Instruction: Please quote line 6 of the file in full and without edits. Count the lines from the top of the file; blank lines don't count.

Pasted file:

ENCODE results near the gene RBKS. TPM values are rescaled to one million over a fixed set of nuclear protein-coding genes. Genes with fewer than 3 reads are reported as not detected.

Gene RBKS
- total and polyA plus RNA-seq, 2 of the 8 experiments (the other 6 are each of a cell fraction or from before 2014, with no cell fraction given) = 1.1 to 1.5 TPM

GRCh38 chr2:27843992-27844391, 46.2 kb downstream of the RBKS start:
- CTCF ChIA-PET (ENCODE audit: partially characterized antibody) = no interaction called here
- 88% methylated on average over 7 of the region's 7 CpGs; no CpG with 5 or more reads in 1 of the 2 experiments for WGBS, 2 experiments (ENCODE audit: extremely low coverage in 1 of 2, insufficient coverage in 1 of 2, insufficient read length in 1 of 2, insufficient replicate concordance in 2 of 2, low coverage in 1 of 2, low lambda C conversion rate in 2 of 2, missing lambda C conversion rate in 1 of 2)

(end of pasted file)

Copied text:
- 88% methylated on average over 7 of the region's 7 CpGs; no CpG with 5 or more reads in 1 of the 2 experiments for WGBS, 2 experiments (ENCODE audit: extremely low coverage in 1 of 2, insufficient coverage in 1 of 2, insufficient read length in 1 of 2, insufficient replicate concordance in 2 of 2, low coverage in 1 of 2, low lambda C conversion rate in 2 of 2, missing lambda C conversion rate in 1 of 2)